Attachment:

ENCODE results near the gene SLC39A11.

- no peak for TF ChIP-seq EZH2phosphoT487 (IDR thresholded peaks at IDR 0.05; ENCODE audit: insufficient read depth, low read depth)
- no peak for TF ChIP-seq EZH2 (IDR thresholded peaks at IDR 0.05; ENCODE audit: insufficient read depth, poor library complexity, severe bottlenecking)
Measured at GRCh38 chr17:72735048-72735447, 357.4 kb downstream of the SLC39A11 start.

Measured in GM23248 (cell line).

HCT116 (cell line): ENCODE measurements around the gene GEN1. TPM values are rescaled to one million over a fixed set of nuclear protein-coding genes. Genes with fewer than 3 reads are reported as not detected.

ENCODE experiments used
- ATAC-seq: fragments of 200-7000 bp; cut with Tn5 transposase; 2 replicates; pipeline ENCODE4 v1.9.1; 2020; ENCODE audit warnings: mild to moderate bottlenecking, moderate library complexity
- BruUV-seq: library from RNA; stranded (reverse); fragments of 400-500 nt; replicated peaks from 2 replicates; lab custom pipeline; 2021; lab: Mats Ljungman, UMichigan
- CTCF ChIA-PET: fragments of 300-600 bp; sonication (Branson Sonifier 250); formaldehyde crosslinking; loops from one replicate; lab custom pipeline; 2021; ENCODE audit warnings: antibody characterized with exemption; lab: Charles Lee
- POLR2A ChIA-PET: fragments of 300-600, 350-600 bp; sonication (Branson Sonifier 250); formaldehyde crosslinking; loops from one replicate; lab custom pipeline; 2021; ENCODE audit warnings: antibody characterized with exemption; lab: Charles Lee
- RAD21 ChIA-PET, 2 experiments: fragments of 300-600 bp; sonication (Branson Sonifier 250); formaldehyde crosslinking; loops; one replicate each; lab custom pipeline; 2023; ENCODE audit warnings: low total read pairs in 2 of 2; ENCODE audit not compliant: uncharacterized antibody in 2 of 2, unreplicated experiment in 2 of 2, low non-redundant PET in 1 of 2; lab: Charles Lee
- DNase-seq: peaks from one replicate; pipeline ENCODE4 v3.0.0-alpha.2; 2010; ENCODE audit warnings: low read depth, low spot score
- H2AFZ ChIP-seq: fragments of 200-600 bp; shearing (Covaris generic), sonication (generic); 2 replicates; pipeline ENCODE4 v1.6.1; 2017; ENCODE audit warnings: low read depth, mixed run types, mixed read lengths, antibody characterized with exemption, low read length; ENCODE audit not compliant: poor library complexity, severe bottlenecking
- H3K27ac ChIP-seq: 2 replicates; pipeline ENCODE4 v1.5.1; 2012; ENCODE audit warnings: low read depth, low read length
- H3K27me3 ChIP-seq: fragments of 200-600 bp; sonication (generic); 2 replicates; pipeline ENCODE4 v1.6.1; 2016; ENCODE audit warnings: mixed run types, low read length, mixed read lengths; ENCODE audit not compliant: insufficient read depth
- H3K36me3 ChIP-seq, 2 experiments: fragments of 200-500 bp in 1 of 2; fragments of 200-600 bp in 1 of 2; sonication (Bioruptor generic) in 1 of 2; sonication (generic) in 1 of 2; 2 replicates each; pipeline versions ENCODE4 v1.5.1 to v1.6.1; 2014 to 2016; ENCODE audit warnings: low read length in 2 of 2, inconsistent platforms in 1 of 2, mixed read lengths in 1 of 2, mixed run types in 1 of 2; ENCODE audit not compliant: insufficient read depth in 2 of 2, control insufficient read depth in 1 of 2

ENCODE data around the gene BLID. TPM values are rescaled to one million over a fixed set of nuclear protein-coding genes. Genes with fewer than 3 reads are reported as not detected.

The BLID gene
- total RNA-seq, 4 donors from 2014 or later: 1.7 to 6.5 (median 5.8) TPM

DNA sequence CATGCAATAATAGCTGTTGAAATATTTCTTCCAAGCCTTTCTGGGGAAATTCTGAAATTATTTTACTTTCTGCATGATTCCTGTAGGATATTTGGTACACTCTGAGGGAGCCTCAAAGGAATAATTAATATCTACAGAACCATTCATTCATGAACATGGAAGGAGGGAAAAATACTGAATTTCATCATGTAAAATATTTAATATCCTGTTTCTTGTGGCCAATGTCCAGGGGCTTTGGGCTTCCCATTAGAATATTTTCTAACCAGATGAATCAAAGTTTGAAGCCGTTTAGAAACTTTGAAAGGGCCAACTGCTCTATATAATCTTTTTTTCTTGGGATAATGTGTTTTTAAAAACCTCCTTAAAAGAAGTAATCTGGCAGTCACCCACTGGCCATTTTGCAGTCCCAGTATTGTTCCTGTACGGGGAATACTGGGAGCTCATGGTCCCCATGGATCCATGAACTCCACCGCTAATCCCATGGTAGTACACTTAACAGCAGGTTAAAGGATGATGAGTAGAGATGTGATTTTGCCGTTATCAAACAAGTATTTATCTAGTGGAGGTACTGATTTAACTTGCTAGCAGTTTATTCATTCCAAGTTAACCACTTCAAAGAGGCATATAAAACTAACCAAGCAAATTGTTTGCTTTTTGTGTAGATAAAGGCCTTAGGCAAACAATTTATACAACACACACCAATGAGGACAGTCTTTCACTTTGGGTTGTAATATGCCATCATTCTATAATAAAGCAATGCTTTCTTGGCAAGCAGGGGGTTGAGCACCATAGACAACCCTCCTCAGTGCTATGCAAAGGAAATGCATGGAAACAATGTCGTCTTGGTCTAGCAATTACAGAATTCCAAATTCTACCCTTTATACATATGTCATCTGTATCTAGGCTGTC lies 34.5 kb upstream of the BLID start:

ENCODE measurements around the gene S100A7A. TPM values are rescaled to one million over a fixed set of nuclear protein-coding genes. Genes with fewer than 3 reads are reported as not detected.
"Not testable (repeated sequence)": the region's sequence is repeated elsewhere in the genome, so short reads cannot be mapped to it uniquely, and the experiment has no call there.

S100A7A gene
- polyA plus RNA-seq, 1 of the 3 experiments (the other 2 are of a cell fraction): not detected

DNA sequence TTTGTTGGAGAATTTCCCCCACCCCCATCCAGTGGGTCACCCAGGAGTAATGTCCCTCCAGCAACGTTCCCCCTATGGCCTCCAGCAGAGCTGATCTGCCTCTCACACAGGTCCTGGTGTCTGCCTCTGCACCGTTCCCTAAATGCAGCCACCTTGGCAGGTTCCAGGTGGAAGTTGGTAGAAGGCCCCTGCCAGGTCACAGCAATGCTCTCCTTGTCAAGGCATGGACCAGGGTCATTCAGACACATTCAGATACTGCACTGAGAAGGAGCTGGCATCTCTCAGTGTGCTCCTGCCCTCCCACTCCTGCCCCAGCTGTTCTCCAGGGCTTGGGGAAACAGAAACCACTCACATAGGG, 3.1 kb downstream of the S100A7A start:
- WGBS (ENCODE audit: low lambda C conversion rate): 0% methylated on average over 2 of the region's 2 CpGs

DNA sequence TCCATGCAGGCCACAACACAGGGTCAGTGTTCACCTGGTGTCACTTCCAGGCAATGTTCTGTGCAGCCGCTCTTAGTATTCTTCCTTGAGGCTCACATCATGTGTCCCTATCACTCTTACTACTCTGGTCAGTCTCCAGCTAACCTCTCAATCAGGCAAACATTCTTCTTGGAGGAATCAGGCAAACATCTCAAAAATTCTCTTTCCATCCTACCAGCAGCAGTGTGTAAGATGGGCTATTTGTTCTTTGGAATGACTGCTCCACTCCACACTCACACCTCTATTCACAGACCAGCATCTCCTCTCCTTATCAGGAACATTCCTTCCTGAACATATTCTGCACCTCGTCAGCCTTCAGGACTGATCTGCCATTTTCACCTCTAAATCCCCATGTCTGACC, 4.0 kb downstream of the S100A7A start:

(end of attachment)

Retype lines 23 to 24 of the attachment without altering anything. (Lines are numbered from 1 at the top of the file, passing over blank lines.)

"Not testable (repeated sequence)": the region's sequence is repeated elsewhere in the genome, so short reads cannot be mapped to it uniquely, and the experiment has no call there.

S100A7A gene